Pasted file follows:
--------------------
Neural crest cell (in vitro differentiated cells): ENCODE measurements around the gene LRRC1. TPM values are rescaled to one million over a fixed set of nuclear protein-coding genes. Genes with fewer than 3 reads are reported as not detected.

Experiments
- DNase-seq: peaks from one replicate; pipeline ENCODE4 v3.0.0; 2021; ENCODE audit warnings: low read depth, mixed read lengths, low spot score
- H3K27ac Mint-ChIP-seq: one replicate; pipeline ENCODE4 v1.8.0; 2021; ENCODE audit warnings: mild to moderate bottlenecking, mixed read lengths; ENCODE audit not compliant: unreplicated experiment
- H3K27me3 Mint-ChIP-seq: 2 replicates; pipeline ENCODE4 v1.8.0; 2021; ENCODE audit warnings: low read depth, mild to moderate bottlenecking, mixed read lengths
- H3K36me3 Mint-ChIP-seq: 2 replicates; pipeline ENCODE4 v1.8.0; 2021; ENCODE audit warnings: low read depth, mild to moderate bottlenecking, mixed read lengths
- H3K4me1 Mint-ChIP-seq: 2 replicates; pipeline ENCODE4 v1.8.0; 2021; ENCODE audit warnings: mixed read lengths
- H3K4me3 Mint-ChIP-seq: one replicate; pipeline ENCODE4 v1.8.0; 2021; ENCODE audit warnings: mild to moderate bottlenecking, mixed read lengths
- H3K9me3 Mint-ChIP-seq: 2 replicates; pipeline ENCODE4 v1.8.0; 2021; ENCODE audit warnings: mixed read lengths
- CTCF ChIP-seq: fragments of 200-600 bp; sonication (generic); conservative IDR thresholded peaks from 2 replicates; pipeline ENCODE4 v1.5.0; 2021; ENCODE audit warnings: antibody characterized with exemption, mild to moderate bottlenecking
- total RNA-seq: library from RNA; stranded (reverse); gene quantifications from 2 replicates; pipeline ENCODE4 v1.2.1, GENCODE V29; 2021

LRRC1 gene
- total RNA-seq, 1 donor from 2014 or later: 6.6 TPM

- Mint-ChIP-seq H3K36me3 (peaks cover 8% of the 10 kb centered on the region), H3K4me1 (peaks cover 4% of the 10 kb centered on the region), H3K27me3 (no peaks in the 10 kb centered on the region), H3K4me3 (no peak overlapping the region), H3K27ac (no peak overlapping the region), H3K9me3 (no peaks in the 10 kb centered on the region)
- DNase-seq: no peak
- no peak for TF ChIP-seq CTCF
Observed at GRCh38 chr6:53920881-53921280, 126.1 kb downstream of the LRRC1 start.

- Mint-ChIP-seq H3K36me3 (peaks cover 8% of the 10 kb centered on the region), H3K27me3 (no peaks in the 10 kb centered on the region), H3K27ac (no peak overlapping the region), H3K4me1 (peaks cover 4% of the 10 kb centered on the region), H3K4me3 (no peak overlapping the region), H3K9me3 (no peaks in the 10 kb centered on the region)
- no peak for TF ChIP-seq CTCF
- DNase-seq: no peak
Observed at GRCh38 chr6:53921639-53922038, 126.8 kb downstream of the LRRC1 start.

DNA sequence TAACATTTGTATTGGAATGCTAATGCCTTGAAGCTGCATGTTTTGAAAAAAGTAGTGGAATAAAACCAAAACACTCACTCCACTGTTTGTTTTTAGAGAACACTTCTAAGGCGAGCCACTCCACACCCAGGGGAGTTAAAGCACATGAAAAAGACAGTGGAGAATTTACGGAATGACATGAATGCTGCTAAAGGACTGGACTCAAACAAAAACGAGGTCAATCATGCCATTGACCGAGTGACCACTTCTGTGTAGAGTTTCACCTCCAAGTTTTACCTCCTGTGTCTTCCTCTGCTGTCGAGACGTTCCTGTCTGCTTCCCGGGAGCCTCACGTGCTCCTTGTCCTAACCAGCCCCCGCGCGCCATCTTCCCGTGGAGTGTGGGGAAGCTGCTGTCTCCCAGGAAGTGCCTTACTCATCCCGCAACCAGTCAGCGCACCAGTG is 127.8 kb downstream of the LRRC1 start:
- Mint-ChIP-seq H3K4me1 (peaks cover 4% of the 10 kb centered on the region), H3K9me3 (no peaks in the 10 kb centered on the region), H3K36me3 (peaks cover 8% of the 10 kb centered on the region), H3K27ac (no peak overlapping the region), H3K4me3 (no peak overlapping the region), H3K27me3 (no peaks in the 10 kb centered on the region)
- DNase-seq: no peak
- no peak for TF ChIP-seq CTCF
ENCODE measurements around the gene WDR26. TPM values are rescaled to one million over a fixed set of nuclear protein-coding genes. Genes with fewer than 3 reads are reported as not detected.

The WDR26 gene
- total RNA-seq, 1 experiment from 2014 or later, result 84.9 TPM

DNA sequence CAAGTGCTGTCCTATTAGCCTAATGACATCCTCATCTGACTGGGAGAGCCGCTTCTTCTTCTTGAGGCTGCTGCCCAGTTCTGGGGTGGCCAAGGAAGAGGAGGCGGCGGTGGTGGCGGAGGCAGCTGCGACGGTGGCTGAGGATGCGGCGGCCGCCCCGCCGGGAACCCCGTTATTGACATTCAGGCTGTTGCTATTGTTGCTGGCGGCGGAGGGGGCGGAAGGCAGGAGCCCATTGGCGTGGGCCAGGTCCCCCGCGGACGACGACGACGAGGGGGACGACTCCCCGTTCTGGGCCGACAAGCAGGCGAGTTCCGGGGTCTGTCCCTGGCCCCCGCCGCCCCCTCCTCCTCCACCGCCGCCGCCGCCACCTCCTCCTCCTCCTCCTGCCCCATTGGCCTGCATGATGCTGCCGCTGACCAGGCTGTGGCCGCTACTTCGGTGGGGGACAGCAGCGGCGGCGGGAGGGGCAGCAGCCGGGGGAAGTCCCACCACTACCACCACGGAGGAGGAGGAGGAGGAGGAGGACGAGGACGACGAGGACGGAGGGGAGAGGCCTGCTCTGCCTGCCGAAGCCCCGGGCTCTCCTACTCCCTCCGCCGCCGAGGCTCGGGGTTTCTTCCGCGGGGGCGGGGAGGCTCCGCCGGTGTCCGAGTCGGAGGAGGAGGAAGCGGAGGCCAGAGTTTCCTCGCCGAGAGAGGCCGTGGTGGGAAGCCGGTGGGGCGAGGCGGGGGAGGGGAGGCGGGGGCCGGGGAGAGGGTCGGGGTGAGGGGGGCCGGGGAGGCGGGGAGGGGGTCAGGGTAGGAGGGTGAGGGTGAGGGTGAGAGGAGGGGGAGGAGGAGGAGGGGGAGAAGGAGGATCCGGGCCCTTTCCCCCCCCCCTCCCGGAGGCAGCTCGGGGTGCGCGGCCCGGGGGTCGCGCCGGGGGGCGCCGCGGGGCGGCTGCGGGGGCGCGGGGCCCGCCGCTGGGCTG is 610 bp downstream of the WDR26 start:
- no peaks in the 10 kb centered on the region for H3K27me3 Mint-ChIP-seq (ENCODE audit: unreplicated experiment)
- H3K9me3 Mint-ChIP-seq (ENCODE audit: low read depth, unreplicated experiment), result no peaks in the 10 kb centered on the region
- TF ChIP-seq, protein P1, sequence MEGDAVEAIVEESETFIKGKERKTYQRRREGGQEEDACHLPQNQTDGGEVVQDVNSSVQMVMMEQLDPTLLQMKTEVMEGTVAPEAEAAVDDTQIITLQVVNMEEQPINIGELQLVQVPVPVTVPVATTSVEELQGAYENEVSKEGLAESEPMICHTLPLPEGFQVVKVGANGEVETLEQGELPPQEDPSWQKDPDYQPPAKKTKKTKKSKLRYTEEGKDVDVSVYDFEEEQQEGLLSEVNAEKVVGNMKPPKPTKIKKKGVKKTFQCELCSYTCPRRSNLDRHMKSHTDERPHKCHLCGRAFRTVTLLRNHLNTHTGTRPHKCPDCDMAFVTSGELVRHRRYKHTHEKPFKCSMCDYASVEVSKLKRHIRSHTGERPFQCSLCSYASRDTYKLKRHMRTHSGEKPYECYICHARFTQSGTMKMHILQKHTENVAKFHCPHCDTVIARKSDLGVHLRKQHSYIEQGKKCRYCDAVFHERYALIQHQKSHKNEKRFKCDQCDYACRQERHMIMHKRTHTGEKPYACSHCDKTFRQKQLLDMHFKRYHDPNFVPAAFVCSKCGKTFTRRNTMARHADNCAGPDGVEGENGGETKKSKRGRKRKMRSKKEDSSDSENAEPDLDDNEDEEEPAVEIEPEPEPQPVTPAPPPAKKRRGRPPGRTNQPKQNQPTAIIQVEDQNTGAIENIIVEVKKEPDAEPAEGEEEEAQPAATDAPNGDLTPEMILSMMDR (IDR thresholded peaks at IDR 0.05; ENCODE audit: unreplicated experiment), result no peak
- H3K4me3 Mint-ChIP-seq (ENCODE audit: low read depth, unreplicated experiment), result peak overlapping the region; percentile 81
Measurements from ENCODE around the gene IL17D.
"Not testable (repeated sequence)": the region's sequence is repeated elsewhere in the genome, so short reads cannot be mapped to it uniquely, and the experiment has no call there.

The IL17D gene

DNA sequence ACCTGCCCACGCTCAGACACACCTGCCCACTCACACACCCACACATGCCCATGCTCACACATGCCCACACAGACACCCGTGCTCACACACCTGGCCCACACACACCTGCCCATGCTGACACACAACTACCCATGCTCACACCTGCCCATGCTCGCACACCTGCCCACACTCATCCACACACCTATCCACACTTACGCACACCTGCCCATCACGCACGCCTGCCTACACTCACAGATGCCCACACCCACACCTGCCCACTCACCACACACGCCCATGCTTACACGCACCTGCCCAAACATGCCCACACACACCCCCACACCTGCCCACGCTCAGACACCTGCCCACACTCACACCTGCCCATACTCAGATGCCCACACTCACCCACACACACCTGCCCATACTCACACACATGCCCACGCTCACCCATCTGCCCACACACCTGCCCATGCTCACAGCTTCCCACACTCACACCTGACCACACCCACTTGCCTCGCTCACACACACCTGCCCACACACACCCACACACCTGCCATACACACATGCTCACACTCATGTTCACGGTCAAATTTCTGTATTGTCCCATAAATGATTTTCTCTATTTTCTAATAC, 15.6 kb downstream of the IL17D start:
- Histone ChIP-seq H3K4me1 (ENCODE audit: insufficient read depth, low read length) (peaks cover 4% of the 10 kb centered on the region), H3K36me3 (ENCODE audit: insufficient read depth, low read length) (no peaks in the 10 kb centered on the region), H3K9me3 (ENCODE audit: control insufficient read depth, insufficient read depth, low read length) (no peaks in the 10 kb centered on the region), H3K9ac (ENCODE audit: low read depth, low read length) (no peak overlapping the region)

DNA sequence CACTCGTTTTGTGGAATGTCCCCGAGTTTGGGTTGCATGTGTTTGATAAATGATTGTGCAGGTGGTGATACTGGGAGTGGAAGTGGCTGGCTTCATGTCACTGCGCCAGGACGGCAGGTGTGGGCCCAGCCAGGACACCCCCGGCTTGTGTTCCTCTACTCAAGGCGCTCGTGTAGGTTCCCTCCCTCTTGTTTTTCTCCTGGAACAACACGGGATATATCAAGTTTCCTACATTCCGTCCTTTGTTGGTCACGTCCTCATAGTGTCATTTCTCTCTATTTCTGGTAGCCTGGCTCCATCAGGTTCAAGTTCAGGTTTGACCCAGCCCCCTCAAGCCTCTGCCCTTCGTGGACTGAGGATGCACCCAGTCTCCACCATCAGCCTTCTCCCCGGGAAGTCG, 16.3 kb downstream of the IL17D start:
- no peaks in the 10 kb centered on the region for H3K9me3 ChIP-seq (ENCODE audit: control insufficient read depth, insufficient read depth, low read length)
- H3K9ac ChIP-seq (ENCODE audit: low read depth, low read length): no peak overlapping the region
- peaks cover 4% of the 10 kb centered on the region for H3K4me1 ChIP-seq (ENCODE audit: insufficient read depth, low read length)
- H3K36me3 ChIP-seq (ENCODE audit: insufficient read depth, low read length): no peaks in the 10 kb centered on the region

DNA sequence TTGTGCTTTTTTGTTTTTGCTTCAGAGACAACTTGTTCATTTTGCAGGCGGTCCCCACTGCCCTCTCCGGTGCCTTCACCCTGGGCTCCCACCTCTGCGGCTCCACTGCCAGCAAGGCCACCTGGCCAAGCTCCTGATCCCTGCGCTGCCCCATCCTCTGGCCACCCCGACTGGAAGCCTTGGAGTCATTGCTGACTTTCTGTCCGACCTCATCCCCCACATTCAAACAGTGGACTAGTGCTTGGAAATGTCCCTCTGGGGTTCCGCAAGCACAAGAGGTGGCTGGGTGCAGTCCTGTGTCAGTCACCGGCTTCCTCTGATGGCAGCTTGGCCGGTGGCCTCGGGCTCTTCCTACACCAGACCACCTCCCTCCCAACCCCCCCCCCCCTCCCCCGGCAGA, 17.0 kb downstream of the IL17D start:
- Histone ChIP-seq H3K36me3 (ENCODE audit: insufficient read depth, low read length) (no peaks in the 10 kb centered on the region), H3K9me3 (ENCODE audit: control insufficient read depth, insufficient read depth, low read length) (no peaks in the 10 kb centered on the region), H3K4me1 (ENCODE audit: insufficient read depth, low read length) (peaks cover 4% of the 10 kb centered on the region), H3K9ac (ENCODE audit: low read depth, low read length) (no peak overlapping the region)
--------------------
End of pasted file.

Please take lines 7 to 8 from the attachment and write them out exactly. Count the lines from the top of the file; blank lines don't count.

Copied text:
- H3K4me1 Mint-ChIP-seq: 2 replicates; pipeline ENCODE4 v1.8.0; 2021; ENCODE audit warnings: mixed read lengths
- H3K4me3 Mint-ChIP-seq: one replicate; pipeline ENCODE4 v1.8.0; 2021; ENCODE audit warnings: mild to moderate bottlenecking, mixed read lengths